Sunday, November 30, 2014

A Woman in her Thirties Makes the Best of It

Over the last few weeks, when I have told people that L had to travel for work over the Thanksgiving holiday, I got a whole slew of different responses.  Everything from, 'What kind of a jerk travels for work over Thanksgiving?' to 'We never spend holidays together. Welcome to my world.'  It was interesting, too, how I responded to all of these people.  Everything from 'Yeah, this is the last time THIS is ever going to happen', to 'It's not that big of a deal, not really'.

My response changed based on the person, by the situation. I changed my perception based on the perception of others. This is NOT how a woman in her thirties is supposed to behave.  Had I learned nothing on this journey in my thirties?

Besides yoga?

I thought and thought about this as we approached the holiday, and kept coming back to a conversation I had with my wonderful neighbor some time ago.  She and her husband have two grown children, and are living the dream.  Because her husband is a retired pilot, they travel anywhere, anytime, for free.  They take great pride making their own alcoholic beverages.  They host Downton Abbey parties.  They are among the most giving and kind people I've ever known.  I mean, seriously.  THE DREAM.

Anyway, she told me awhile back that she-- like me-- was alone a lot in parenting.  There's no way around the suckage of that.  However, she reminded me, I have two choices in this situation.  I can get angry and resentful.  I can compare my life to the lives of the people around me and I can shine big giant spotlights on how much better their lives are than mine.  I can wallow in my own self-pity and take my children down into the pit with me.


I can make the best of it.  For my neighbors, it was about celebrating holidays on different days, when they could all be together.  And if that didn't work out for whatever reason, they would understand that such-and-such was just a day, and wouldn't define them or their family unit.  I can focus on all the blessings we have (COUNTLESS) and choose to be happy.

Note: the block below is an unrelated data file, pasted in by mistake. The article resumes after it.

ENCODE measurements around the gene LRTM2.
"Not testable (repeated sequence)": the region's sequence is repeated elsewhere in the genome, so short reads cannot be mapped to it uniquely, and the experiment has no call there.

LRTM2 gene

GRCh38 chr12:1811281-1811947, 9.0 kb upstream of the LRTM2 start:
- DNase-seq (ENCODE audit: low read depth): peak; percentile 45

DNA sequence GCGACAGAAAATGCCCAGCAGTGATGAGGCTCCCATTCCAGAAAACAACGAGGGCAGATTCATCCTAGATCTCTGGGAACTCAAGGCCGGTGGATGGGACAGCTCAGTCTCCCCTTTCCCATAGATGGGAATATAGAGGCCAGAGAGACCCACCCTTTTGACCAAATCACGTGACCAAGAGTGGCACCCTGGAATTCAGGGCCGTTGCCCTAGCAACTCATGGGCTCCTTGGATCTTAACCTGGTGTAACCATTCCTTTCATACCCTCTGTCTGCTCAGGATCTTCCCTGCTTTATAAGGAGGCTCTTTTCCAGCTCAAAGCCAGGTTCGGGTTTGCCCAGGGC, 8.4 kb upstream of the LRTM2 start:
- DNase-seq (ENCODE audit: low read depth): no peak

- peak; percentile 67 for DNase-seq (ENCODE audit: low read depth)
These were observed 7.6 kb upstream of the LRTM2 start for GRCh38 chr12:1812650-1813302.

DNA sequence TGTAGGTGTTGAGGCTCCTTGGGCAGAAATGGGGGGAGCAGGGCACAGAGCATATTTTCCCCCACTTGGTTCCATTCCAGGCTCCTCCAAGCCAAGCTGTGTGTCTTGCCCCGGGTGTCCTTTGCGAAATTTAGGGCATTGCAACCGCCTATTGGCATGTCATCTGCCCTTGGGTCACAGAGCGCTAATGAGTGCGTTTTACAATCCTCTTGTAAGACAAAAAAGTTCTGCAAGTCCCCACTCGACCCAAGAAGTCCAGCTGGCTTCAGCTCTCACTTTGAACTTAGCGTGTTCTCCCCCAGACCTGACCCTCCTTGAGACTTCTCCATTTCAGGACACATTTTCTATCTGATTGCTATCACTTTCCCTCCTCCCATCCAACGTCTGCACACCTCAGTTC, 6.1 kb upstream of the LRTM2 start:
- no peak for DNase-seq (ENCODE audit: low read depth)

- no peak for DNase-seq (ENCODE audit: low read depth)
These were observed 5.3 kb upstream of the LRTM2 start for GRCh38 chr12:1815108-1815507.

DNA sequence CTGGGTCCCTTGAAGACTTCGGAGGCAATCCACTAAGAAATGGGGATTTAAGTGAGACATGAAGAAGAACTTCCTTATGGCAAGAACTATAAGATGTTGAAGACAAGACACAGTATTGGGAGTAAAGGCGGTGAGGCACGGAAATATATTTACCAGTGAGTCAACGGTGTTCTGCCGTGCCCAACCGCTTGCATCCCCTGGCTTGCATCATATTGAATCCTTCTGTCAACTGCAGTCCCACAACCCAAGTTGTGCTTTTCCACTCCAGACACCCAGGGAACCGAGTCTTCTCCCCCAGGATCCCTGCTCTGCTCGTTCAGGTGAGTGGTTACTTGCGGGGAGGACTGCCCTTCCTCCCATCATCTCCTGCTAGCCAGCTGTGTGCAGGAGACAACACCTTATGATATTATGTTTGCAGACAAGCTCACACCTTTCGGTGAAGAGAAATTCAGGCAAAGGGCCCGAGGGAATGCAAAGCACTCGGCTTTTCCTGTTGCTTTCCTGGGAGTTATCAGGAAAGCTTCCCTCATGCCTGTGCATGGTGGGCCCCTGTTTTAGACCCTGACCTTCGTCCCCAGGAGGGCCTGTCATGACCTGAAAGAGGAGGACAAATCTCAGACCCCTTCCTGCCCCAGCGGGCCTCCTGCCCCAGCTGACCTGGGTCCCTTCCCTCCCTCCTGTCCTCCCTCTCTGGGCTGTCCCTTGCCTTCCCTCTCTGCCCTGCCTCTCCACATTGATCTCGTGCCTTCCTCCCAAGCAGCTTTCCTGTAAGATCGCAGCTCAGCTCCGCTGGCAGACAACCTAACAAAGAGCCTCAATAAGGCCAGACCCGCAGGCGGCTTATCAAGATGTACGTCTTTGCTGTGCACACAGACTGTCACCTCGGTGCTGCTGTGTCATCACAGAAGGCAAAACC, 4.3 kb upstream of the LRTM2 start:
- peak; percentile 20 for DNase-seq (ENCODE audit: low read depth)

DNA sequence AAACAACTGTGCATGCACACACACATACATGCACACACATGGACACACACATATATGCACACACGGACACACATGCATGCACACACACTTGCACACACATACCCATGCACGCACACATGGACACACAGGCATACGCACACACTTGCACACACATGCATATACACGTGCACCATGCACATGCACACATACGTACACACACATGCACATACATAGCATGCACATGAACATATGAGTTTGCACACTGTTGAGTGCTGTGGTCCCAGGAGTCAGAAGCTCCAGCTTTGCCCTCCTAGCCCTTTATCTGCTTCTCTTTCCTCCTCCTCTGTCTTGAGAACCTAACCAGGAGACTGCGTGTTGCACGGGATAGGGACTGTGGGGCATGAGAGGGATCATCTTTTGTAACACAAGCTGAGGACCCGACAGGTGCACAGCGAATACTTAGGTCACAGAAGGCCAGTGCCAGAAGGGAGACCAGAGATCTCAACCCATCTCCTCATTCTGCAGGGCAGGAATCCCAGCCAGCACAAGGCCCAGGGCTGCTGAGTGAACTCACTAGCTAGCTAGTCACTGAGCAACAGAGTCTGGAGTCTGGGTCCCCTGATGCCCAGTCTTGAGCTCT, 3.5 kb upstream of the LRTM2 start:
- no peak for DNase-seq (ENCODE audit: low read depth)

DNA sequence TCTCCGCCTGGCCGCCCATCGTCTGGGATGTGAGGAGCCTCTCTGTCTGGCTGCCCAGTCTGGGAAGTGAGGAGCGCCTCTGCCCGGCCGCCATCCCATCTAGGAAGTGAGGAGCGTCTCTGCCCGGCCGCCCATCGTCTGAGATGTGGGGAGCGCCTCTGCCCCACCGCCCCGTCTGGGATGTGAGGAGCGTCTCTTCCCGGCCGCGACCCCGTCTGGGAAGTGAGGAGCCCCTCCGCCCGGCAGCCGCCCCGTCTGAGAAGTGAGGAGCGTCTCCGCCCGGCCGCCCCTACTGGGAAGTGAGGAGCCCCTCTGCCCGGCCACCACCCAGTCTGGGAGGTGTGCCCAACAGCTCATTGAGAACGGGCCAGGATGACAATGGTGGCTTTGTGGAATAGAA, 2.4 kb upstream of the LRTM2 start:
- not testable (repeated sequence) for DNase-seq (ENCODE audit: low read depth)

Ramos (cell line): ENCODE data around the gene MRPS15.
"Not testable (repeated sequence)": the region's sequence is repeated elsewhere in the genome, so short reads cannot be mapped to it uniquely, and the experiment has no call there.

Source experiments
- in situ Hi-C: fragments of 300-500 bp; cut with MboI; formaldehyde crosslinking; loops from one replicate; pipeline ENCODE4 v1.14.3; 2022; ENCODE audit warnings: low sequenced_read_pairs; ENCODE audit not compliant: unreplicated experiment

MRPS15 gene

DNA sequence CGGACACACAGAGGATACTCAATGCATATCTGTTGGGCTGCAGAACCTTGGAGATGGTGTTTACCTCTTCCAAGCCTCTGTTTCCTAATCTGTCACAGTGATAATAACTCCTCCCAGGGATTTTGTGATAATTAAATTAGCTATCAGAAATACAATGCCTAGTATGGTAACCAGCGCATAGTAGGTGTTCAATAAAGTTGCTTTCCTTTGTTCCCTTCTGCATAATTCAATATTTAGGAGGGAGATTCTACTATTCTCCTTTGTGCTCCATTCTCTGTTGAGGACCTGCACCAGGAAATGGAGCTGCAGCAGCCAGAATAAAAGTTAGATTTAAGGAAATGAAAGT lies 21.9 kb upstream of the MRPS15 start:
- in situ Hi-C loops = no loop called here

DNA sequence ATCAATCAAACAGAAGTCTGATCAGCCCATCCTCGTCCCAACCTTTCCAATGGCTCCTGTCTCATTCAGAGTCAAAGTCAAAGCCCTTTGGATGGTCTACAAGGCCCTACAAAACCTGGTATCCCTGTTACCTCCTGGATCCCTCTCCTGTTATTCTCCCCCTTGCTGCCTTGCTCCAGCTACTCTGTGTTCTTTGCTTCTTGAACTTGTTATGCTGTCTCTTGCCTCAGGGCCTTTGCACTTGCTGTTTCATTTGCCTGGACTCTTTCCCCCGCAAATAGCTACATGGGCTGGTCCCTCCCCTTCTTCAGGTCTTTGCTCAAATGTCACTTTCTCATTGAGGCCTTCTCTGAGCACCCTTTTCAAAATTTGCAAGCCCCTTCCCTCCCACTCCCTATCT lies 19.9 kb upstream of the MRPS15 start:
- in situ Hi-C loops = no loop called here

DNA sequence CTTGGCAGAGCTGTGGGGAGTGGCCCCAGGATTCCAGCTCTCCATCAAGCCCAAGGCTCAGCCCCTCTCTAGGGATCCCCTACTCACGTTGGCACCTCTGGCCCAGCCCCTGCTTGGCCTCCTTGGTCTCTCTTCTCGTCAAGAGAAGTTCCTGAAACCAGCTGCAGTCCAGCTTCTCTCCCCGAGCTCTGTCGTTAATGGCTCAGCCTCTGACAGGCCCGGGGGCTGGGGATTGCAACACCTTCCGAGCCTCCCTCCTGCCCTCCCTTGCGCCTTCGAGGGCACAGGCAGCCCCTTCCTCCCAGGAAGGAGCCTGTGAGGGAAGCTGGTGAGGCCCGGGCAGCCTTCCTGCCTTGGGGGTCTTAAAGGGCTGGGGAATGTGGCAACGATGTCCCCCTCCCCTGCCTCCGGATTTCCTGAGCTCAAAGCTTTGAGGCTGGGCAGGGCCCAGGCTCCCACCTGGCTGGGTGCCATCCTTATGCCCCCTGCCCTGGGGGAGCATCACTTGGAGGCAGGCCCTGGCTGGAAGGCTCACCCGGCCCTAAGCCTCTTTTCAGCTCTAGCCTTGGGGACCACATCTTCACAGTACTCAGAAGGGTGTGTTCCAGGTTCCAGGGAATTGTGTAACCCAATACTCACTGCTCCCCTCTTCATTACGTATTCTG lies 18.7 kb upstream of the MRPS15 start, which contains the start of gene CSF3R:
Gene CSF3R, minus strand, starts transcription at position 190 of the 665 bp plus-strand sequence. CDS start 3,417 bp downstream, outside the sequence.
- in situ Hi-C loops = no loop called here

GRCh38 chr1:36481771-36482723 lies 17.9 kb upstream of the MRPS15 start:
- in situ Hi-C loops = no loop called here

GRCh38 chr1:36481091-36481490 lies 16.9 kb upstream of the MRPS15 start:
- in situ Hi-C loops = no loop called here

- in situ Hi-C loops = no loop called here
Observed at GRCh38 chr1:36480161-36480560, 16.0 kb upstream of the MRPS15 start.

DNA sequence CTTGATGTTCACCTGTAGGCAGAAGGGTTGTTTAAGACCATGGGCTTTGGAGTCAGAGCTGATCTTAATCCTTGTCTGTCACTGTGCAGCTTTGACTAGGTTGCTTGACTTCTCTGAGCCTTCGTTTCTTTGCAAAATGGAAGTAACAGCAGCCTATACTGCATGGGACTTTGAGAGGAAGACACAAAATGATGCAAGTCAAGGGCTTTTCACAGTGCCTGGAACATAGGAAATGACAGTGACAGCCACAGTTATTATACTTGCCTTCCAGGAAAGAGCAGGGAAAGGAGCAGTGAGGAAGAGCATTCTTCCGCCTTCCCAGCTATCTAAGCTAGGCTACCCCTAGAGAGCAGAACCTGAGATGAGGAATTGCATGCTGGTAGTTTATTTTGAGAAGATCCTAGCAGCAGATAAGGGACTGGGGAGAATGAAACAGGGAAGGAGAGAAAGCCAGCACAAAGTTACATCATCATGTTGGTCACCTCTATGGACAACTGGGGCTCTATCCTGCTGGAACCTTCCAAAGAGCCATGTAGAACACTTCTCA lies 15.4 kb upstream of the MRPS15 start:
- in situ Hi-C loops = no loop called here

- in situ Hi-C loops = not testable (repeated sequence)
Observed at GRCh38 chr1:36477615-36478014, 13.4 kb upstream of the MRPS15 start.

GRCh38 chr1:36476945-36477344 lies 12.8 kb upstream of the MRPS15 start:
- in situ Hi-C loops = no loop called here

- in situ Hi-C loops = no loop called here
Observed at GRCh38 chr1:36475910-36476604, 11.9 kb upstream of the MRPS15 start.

I'm not going to lie... we missed Daddy this year on Thanksgiving.  We set a place for him:

We called him lots, but tried not to make him feel too bad (it's not like traveling over the holiday is easy for the person traveling...)  We had a simple dinner with YeYe and NieNie and wrote what we were thankful for on the white tablecloth.

(Daddy, of course.)

And when I asked Daddy what he wanted me to write on the tablecloth for him this year, this is what he said:

Honestly, when I wrote that, I realized exactly what my neighbor was talking about.  About making the best of things.  About how it affects everyone, when you're positive.  About how a day is just a day, but a family is defined by more.

Happy Thanksgiving from our silly, unconventional, wonderfully imperfect family to yours.

Wednesday, November 19, 2014

A Woman in Her Thirties, the Fourth

Dear Anna,

This week, you are four years old.


You're a good counter, so let's do some counting:





Crazy, isn't it?  Counting, I mean.

But back to you, and your four-ness.  The past 365 days have been all about figuring out how things work.  From 'Momma, why do the clouds move?' to 'Why do we vote?' to 'Why does Aaron's belly button look funny?'  (you were not referring to his belly button), you have thrown me each and every day with the daunting task of explaining the world.  When I was younger and imagined myself as a mom, my answers to these questions have been both articulate and informative.  Now, though, I bumble through a lot of, 'Uh, well... um... it's... complicated, Bubbie.'

And it is, isn't it?  Life is so darn complicated, at least it is to this woman in her thirties.  But for you, well, I can see how this would not be an acceptable answer.

Buddy is crying?  'Make him feel happy, Momma.'

Daddy is traveling? 'Tell him to come home now, Momma.'

Momma misses her home, momma feels sick, momma is having a hard morning?  'Put on the happy song, Momma. (Eric Hutchinson is your current favorite.) If you sing with us, then you will feel happy.'

I could go on here about your accomplishments.  Piano lessons.  How each and every teacher you've had has raved about what a joy you are.  Your correct pronunciation of the word 'croissant'.  But someday, when I'm old and gray and looking back on the highlights of my life, I will think back to this beautiful, smiling face: